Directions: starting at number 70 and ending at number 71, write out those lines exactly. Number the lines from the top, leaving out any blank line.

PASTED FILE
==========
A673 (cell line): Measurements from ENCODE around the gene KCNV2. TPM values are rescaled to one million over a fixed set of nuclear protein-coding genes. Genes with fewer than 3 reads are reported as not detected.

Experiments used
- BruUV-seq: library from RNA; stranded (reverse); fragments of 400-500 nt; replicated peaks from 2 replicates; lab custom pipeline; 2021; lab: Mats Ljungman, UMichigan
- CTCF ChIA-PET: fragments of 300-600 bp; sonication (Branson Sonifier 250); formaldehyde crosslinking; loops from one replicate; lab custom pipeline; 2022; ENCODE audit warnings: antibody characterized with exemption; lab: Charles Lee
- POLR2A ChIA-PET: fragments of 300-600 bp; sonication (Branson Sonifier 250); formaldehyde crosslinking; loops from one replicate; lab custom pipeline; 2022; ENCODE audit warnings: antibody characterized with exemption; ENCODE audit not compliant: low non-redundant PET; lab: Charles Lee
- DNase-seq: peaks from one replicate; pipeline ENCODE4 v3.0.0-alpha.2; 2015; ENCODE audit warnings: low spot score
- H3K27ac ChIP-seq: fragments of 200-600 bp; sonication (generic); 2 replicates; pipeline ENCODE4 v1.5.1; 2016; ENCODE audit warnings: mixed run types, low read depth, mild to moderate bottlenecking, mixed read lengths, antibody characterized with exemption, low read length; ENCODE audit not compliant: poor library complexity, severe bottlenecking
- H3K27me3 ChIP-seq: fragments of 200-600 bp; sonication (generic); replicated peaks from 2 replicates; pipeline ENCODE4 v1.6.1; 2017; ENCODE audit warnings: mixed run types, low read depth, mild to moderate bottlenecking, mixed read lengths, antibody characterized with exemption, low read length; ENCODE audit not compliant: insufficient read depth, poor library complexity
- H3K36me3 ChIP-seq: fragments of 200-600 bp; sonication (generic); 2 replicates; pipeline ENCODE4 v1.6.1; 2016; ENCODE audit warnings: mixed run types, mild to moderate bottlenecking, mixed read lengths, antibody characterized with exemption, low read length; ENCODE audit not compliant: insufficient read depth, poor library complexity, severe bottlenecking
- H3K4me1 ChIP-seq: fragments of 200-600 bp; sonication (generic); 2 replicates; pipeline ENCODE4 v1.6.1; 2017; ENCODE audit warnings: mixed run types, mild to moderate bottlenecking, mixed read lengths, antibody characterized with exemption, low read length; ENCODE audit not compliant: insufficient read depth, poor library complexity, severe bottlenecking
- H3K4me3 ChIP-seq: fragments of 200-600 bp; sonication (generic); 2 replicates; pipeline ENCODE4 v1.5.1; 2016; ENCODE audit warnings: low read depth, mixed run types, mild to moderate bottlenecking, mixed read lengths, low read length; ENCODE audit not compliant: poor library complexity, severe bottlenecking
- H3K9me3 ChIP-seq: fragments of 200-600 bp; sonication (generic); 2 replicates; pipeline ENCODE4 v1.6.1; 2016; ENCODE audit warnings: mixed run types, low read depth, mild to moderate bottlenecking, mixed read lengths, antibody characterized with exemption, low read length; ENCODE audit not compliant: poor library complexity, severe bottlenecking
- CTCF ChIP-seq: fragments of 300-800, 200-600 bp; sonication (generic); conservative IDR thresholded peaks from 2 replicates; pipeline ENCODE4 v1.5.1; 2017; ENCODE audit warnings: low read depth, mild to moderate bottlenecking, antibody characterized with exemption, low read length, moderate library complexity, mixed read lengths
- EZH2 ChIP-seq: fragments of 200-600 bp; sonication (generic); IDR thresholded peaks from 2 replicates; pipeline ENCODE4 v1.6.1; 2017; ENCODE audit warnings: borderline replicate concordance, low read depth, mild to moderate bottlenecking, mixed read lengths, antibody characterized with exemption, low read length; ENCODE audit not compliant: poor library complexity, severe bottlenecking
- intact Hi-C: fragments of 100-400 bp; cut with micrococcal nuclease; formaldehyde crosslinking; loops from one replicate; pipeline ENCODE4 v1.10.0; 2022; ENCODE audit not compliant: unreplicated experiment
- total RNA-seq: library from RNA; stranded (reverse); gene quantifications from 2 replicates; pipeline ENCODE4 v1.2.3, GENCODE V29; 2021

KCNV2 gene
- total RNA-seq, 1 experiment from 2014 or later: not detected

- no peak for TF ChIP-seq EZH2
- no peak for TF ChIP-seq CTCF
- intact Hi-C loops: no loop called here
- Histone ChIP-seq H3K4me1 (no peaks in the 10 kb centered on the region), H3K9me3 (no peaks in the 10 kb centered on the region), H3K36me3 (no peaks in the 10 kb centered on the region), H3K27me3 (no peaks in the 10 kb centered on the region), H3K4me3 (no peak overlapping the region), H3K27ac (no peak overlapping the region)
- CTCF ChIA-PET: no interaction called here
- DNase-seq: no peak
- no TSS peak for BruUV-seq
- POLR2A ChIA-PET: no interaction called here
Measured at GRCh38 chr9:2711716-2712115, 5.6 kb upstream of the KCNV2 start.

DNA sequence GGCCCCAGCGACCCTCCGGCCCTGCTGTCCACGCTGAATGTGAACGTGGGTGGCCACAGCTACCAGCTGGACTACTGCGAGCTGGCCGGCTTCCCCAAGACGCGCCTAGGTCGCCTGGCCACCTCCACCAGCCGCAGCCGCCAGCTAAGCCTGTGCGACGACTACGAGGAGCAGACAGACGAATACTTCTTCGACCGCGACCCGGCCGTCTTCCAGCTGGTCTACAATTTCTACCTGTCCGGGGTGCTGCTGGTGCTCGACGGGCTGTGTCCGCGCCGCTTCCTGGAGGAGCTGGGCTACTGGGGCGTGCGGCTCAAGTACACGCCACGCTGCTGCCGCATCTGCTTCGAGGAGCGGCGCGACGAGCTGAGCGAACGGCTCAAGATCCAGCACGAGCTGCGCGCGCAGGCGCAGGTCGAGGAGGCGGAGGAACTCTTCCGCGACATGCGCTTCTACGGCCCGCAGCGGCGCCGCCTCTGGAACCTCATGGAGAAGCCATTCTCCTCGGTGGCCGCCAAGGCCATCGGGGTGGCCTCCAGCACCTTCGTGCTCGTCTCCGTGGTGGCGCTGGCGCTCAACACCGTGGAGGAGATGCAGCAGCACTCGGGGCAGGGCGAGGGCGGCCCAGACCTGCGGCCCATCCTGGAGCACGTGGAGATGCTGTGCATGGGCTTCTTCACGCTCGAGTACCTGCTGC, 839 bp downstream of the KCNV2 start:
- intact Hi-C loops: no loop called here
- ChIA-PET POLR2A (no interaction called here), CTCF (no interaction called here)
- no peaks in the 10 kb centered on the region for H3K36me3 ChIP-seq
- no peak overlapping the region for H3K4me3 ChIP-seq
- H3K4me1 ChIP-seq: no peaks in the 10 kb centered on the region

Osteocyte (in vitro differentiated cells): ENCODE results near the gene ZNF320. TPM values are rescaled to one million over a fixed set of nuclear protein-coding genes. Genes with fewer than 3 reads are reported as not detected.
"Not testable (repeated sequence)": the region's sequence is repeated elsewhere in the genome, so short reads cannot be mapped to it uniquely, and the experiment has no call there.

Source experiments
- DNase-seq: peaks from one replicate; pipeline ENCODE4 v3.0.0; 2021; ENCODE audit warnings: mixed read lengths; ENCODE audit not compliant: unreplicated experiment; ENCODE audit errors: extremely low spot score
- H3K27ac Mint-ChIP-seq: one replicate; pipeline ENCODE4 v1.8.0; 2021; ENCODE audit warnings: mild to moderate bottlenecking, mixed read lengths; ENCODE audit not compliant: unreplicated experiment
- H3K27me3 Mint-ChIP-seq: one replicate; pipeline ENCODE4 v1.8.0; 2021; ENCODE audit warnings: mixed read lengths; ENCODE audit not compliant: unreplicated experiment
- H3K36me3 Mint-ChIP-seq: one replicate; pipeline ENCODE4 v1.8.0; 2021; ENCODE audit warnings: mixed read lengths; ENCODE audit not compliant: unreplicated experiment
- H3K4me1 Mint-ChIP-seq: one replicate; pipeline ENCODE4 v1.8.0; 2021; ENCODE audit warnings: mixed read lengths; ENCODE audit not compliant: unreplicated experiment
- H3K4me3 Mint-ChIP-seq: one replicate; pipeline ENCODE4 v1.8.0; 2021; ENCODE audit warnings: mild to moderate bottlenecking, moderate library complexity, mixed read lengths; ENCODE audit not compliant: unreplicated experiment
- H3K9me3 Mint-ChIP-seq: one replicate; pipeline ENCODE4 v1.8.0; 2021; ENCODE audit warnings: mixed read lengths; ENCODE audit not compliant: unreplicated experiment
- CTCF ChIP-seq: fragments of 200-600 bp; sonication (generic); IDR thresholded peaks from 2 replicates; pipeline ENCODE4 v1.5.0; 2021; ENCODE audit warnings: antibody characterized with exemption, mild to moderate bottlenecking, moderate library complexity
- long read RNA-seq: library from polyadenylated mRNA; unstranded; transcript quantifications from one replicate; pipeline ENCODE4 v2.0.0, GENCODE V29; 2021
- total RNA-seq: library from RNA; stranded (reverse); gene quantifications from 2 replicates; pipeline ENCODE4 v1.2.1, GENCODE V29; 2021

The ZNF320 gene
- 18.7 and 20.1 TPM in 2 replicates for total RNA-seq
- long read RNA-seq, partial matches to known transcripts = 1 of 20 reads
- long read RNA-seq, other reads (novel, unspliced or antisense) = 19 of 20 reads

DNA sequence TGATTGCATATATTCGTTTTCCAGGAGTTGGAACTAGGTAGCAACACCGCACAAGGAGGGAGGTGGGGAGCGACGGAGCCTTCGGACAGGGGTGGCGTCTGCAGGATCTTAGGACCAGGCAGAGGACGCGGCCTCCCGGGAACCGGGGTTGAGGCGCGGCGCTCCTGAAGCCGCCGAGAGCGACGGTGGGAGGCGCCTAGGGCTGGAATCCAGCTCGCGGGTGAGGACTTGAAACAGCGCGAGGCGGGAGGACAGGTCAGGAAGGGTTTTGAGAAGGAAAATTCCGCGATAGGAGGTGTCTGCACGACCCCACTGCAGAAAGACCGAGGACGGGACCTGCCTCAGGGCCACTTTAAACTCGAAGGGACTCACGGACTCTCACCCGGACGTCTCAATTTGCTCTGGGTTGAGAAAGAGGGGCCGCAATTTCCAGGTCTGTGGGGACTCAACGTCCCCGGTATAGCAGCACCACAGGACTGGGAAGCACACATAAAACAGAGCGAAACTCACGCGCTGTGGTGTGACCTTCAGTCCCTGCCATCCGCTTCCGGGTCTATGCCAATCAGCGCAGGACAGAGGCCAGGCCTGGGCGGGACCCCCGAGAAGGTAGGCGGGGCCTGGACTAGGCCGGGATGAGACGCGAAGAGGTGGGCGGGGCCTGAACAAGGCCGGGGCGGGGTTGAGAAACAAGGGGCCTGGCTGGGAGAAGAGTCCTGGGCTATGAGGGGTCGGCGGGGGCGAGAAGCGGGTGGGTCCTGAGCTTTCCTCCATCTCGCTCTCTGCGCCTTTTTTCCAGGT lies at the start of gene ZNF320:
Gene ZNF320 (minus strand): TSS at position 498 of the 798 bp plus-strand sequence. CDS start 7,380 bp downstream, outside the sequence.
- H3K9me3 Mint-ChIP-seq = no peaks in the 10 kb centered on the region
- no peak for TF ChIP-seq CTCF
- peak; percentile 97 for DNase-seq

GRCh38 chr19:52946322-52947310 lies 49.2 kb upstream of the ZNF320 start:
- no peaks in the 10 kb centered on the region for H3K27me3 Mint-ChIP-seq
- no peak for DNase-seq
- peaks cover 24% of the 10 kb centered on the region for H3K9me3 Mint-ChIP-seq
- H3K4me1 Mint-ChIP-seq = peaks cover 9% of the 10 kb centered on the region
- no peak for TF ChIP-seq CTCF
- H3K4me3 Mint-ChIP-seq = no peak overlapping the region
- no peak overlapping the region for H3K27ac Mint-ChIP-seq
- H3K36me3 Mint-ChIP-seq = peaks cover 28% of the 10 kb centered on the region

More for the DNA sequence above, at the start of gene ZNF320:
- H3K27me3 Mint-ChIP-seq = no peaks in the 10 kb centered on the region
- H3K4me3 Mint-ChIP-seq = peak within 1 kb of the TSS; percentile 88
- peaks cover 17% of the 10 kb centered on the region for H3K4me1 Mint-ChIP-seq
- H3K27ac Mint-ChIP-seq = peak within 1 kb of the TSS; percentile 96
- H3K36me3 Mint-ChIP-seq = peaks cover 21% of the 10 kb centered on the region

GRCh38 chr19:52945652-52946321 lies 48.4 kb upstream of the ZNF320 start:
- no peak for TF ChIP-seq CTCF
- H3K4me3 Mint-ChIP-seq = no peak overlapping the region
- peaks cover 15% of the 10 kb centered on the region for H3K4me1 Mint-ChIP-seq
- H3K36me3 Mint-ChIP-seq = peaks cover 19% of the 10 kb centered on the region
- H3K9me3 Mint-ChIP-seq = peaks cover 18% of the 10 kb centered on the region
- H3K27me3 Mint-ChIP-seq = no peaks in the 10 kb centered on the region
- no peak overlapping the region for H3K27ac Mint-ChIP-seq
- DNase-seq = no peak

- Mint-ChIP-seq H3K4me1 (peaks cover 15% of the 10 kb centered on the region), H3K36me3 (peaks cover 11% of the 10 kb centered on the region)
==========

- H3K36me3 Mint-ChIP-seq = peaks cover 21% of the 10 kb centered on the region

GRCh38 chr19:52945652-52946321 lies 48.4 kb upstream of the ZNF320 start: